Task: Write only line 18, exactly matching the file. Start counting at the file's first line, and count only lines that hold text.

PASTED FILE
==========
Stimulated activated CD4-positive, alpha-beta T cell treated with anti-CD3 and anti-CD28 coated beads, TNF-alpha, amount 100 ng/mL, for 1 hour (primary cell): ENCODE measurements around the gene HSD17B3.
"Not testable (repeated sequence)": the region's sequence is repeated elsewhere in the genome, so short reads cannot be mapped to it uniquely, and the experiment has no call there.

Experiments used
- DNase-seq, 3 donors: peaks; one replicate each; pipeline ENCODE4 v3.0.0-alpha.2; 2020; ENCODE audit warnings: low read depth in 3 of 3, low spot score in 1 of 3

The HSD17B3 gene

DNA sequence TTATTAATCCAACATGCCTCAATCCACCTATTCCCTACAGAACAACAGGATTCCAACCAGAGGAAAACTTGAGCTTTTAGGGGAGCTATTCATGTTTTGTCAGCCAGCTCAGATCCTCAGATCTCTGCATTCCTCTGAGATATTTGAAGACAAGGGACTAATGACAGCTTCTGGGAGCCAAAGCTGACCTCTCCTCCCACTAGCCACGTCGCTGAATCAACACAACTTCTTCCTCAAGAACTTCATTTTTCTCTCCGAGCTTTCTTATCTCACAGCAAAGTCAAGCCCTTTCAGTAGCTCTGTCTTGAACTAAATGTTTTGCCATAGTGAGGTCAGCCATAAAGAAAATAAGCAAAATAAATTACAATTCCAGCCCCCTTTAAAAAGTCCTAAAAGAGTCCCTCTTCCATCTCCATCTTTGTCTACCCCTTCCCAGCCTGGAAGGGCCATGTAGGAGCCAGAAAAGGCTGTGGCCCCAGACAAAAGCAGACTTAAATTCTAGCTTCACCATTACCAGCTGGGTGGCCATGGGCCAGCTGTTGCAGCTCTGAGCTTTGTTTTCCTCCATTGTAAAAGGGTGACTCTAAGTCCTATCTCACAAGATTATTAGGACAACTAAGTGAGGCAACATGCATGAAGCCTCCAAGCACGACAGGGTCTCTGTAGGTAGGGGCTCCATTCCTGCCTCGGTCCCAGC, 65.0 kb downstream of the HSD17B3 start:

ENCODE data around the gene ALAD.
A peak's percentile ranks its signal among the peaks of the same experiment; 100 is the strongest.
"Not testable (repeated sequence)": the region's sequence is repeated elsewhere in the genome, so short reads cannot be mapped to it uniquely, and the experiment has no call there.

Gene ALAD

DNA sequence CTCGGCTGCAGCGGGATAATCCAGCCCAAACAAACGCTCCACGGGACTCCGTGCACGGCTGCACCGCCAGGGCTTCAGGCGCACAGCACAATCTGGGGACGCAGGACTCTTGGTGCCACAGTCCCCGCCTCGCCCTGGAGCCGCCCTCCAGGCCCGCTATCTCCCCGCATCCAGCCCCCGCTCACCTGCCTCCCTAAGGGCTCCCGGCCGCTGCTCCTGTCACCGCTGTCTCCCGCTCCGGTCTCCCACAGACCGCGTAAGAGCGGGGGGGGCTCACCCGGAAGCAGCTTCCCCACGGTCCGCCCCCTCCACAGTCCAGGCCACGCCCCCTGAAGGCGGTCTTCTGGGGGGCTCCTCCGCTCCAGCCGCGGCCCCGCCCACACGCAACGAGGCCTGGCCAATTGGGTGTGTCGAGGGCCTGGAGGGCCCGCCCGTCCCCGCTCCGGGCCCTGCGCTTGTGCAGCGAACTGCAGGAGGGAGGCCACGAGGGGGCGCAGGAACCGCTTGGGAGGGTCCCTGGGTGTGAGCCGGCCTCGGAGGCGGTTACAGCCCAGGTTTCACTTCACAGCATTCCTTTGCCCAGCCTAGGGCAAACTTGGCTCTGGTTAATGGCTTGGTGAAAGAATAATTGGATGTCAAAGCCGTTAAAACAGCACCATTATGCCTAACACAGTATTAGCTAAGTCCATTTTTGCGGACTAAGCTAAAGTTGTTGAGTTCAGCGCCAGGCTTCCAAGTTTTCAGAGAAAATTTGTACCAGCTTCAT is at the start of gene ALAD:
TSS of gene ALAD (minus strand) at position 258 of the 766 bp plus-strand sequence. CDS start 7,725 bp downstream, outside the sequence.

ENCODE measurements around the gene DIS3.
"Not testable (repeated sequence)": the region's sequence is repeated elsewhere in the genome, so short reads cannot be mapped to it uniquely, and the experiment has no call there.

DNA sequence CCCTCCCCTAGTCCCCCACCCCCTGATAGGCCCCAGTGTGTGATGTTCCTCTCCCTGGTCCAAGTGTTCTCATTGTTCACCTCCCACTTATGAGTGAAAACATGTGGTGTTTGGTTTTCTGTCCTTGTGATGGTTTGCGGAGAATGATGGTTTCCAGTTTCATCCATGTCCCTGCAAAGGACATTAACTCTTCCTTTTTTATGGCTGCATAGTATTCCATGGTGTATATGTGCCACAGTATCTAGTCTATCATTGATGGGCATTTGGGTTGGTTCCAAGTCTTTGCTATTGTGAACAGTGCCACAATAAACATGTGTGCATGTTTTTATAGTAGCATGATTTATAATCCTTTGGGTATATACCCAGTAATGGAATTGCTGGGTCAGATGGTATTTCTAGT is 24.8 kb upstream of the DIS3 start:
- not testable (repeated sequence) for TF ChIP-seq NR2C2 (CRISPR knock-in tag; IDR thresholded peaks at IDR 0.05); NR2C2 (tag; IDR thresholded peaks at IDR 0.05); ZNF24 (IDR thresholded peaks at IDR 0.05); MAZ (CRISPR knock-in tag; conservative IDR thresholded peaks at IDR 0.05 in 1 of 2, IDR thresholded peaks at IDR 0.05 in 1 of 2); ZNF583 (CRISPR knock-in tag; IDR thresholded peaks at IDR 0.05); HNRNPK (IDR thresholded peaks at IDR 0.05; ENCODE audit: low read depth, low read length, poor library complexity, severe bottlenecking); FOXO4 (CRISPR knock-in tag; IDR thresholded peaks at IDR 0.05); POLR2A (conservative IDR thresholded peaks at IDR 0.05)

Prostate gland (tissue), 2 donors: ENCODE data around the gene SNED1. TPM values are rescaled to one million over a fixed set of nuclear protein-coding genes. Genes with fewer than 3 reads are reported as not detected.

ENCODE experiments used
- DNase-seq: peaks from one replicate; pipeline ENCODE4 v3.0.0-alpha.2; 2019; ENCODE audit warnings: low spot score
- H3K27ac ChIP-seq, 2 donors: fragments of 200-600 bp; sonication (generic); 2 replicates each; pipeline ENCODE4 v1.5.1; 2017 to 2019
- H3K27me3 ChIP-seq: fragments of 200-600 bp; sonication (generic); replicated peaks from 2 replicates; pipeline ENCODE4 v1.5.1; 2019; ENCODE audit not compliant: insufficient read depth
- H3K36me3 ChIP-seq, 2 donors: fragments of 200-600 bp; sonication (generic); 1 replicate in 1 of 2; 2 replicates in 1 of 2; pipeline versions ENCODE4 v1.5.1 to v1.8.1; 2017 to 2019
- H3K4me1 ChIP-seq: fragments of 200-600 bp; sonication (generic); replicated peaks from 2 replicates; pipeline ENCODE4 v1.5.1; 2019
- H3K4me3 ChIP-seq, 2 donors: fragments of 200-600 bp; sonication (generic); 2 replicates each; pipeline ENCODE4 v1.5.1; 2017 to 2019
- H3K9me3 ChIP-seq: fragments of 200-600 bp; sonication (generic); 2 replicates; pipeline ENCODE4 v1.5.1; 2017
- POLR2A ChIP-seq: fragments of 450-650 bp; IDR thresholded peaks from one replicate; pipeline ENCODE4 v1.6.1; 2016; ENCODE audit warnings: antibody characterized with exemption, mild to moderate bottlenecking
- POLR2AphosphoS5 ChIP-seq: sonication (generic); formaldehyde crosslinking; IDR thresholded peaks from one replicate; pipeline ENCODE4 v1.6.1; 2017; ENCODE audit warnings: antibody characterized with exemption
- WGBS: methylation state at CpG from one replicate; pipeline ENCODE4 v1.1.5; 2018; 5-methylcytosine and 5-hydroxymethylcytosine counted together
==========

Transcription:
ENCODE experiments used